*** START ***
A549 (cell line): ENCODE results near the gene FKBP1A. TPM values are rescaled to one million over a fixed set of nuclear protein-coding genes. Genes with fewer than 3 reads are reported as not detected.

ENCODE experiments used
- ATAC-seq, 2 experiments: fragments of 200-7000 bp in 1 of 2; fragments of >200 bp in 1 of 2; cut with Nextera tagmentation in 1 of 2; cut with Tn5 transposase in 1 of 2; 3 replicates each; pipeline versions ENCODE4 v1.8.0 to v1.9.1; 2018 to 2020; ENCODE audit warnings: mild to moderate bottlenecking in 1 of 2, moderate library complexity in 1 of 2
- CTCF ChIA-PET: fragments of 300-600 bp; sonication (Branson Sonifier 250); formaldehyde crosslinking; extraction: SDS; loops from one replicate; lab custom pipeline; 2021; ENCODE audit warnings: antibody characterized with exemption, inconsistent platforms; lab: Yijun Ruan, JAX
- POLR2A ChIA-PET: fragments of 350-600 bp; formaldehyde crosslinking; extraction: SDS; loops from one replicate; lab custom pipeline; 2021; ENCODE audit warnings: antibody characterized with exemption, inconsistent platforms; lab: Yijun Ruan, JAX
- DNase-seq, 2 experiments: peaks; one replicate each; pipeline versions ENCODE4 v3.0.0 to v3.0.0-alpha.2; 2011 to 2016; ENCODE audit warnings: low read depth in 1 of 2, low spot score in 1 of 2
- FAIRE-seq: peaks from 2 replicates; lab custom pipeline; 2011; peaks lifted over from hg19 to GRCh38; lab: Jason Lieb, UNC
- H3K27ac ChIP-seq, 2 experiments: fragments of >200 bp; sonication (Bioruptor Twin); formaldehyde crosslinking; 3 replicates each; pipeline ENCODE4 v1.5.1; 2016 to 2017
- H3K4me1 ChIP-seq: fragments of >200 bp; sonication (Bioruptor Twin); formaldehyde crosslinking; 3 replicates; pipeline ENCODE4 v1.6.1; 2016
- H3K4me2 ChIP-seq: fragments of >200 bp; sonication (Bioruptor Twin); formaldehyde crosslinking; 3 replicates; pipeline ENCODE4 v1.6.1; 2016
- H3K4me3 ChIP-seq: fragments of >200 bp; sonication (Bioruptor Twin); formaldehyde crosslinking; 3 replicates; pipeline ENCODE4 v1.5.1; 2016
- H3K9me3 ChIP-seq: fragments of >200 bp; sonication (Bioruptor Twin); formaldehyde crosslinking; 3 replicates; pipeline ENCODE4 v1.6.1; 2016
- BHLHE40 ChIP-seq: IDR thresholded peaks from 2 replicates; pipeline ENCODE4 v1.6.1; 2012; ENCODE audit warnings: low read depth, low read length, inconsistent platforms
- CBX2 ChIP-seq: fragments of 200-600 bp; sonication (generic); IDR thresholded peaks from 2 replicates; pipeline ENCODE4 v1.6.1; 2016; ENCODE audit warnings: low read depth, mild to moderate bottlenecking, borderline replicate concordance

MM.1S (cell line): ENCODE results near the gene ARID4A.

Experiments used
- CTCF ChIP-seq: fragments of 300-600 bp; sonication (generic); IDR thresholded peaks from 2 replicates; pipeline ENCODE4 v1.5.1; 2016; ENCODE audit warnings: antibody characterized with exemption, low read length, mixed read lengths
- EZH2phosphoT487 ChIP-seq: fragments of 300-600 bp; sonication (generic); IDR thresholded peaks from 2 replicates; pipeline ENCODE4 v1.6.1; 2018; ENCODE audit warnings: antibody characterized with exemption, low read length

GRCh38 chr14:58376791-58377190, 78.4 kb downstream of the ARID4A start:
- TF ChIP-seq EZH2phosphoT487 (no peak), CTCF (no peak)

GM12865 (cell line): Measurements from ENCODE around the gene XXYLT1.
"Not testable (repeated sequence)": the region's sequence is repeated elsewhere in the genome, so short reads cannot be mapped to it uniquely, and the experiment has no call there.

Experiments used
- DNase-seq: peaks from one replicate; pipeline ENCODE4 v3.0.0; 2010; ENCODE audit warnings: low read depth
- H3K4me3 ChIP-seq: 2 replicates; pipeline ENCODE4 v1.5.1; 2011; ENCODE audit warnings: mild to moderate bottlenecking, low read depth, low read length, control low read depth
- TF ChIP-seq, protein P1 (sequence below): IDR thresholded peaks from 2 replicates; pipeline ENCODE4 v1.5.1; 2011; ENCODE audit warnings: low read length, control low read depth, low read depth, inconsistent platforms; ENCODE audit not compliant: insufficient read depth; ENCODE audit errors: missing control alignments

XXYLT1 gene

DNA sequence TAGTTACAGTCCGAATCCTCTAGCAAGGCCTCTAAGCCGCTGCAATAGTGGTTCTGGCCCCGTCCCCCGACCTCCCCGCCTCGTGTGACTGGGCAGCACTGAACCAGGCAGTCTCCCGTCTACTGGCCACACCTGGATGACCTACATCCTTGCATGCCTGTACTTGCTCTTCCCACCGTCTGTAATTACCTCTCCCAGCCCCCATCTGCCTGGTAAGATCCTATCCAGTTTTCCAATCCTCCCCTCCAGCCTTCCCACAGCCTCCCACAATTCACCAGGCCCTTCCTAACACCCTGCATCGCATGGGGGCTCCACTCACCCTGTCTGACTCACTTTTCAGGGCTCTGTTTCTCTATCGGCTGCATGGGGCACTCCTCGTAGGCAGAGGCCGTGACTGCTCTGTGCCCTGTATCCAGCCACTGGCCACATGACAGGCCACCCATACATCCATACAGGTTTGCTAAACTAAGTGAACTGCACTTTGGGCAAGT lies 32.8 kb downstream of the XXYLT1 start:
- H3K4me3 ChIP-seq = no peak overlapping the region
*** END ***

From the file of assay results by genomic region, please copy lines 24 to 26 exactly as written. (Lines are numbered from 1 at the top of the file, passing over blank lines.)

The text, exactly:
- DNase-seq: peaks from one replicate; pipeline ENCODE4 v3.0.0; 2010; ENCODE audit warnings: low read depth
- H3K4me3 ChIP-seq: 2 replicates; pipeline ENCODE4 v1.5.1; 2011; ENCODE audit warnings: mild to moderate bottlenecking, low read depth, low read length, control low read depth
- TF ChIP-seq, protein P1 (sequence below): IDR thresholded peaks from 2 replicates; pipeline ENCODE4 v1.5.1; 2011; ENCODE audit warnings: low read length, control low read depth, low read depth, inconsistent platforms; ENCODE audit not compliant: insufficient read depth; ENCODE audit errors: missing control alignments